Brian Surewood Pleads Not Guilty in Alleged Road-Rage Incident

Anne Winter
RESEDA, Calif. — Brian Gilbert Barnes pleaded not guilty Wednesday in last week's alleged road-rage incident that killed a 5-year-old boy and seriously injured his mother and infant sister, who remain in critical condition.

Barnes, aka adult performer Brian Surewood, and 19-year-old Armando Ayon were charged with one count of murder and vehicular manslaughter and three counts of reckless driving after a road-rage incident involving the two ended in a fatal crash, pinning the family against a parked car.

Surewood also has been charged with three counts of leaving the scene of an accident.

Adult industry attorney and Surewood's legal representation Michael Fattorosi told XBIZ that both men remain in jail — Surewood with a $1.2 million bail — until Dec. 3 when a date will be set for a preliminary hearing, where Fattorosi said he hopes his case will prompt the judge to dismiss all charges.

"We will present our case to show that the [district attorney's] case is weak and maybe nonexistent for the charges, and at that point the judge will decide what are valid counts," Fattorosi said.

Fattorosi said that Surewood's position has always been that he is not responsible for what happened, and he and two attorneys working with him on the case stand by him.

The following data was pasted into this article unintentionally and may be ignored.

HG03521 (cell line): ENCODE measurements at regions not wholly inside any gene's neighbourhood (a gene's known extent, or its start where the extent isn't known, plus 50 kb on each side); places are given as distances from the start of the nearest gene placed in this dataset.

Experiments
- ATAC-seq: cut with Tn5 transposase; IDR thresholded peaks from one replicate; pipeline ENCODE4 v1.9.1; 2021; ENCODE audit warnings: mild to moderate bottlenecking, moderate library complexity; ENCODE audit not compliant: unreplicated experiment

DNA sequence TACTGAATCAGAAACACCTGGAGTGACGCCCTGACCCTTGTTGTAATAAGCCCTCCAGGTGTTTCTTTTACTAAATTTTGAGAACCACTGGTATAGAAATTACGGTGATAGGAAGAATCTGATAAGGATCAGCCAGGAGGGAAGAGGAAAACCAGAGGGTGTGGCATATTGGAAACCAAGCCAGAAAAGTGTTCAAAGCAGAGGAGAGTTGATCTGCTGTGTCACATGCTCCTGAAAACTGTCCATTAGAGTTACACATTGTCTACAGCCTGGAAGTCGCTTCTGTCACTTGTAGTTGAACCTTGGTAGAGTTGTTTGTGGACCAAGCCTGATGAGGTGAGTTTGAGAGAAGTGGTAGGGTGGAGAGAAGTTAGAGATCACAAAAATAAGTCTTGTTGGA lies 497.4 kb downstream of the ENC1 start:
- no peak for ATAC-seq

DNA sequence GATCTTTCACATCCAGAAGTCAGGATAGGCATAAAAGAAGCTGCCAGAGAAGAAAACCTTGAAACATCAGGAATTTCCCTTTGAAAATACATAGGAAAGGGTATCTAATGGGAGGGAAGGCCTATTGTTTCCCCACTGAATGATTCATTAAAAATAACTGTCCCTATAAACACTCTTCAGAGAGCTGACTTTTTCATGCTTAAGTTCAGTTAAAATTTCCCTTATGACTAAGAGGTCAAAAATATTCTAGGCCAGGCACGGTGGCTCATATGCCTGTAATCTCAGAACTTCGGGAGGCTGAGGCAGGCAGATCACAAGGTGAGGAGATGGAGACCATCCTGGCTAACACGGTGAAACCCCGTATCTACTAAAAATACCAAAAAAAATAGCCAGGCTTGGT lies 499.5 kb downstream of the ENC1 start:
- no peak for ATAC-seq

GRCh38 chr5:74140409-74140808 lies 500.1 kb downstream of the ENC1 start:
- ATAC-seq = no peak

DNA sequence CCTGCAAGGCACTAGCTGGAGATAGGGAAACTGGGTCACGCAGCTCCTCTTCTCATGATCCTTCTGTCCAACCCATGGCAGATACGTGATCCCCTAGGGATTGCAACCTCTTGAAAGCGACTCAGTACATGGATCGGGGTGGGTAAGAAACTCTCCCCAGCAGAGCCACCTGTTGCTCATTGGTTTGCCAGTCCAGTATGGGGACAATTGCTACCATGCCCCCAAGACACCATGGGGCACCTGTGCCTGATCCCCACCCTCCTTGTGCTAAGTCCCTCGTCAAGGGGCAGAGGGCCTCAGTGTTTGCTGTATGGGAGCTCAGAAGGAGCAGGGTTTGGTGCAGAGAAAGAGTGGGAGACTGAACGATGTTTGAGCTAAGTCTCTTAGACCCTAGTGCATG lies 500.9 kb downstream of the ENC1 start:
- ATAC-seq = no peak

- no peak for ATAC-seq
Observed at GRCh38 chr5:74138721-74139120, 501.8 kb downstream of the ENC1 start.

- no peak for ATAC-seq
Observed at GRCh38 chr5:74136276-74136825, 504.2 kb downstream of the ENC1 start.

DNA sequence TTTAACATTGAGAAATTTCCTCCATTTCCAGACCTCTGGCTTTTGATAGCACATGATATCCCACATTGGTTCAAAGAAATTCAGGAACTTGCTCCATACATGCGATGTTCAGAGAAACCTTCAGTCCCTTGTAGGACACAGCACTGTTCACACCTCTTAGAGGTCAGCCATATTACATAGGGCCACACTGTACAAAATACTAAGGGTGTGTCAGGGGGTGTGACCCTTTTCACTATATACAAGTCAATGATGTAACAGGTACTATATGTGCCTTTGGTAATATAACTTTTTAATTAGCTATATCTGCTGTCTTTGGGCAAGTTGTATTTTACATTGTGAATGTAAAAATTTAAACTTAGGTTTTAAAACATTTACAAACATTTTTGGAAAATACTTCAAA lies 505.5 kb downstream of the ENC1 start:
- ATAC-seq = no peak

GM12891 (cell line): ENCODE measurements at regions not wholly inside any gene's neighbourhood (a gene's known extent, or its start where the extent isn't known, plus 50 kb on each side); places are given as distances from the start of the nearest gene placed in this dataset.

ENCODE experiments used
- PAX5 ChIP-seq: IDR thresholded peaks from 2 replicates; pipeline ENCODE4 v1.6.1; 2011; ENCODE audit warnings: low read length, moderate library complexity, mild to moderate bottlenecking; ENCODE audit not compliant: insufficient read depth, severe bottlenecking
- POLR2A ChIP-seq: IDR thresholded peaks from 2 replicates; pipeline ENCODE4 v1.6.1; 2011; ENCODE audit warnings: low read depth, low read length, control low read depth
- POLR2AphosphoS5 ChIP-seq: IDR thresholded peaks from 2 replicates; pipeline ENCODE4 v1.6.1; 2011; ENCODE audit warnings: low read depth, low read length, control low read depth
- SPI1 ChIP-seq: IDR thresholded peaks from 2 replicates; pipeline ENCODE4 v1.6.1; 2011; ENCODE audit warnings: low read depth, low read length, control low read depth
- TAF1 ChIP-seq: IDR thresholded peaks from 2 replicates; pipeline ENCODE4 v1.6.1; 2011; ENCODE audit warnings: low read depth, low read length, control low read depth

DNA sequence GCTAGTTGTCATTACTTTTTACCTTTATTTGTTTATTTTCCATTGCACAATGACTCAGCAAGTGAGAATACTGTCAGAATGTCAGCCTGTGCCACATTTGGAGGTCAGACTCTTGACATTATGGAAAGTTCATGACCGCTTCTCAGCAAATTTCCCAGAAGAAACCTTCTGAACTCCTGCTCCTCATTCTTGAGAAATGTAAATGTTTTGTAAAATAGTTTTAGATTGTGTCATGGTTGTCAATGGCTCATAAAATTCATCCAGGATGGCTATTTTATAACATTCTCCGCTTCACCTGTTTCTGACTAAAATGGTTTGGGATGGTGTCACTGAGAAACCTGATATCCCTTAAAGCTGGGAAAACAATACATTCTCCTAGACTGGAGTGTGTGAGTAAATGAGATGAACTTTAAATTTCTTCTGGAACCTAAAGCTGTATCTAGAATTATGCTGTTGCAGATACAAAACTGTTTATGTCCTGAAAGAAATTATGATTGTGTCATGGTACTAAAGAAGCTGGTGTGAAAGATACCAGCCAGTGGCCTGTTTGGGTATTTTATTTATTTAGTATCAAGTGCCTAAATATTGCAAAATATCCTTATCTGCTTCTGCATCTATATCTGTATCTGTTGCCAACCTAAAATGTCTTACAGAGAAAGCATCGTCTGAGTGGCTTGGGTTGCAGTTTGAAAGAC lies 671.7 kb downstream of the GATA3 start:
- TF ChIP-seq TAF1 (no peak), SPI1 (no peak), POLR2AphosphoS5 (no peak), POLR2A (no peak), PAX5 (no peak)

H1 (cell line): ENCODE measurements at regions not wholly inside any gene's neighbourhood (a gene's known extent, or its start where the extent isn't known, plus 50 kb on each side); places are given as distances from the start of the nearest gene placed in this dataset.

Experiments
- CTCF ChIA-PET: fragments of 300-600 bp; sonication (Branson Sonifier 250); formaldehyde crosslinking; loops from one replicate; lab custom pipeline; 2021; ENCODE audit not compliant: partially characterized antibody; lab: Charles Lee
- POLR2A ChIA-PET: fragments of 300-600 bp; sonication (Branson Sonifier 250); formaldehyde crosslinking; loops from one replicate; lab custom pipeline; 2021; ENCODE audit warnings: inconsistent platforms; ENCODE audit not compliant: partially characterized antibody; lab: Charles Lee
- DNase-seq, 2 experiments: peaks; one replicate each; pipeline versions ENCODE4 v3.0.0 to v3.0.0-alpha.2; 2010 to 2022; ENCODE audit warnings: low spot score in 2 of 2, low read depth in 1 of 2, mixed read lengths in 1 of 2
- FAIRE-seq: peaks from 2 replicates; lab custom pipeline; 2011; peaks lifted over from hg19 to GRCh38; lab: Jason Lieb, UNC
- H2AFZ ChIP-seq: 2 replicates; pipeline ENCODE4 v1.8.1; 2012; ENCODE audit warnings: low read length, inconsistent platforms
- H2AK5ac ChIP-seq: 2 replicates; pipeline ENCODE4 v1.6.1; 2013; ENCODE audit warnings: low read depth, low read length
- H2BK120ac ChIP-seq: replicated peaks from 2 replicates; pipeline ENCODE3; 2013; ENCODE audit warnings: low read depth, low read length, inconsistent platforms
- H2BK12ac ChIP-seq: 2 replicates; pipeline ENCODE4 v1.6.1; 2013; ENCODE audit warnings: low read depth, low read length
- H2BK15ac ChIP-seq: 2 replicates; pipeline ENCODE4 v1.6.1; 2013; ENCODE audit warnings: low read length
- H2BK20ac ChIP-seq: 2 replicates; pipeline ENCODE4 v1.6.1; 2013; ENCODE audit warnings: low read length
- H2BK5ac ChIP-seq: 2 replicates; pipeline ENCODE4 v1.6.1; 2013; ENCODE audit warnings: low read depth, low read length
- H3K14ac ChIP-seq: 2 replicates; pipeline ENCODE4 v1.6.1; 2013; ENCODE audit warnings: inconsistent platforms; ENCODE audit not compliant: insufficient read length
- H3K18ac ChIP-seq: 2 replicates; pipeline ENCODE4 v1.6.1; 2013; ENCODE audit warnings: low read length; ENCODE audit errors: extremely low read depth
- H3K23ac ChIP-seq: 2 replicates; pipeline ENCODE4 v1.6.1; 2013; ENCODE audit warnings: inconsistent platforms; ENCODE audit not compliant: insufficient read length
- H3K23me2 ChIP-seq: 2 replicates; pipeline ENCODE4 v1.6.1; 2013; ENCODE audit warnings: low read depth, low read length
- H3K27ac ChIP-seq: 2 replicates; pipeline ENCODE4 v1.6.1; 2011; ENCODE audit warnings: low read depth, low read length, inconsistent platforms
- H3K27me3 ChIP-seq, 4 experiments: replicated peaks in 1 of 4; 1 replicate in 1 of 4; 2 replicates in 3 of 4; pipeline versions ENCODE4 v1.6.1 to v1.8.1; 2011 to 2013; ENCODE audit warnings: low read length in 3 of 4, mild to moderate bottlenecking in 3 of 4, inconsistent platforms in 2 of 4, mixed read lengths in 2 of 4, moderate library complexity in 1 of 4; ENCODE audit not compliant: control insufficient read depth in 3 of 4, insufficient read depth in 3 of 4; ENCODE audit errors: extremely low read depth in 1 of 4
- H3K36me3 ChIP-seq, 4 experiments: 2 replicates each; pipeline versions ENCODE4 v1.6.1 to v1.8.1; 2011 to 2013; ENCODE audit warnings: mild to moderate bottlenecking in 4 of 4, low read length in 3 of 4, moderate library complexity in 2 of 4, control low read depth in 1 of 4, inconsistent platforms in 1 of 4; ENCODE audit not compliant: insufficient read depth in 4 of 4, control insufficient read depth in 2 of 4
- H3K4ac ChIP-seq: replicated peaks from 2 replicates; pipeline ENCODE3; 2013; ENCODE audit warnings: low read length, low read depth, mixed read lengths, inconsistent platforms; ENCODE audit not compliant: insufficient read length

"It's important to realize that Brian's car did not impact anyone, Brian was not involved in the accident physically at all, and there's no damage to his car whatsoever," Fattorosi said. "The position that police and the DA are putting out is that this was a road rage incident."

On Oct. 9, witnesses to the accident told police that two cars, one driven by Barnes and the other by Ayon, were "jockeying for position" traveling between 50 and 90 miles per hour on residential streets in the San Fernando Valley at 3:12 p.m.

At one point, witnesses said, Barnes slammed on the brakes of his red Camaro and Ayon's black Nissan swerved to avoid collision, sending the vehicle hurtling into a silver Daewoo that subsequently pinned the family against another car.

Fattorosi said the nature of the dispute is what exactly happened on the road and who was responsible for what parts of the accident.

"There should be no rush to judgment," he said, "and until all evidence comes in and is fully analyzed by experts and accident deconstructionists, no one should make any types of conclusions as to what this incident was and how it occurred."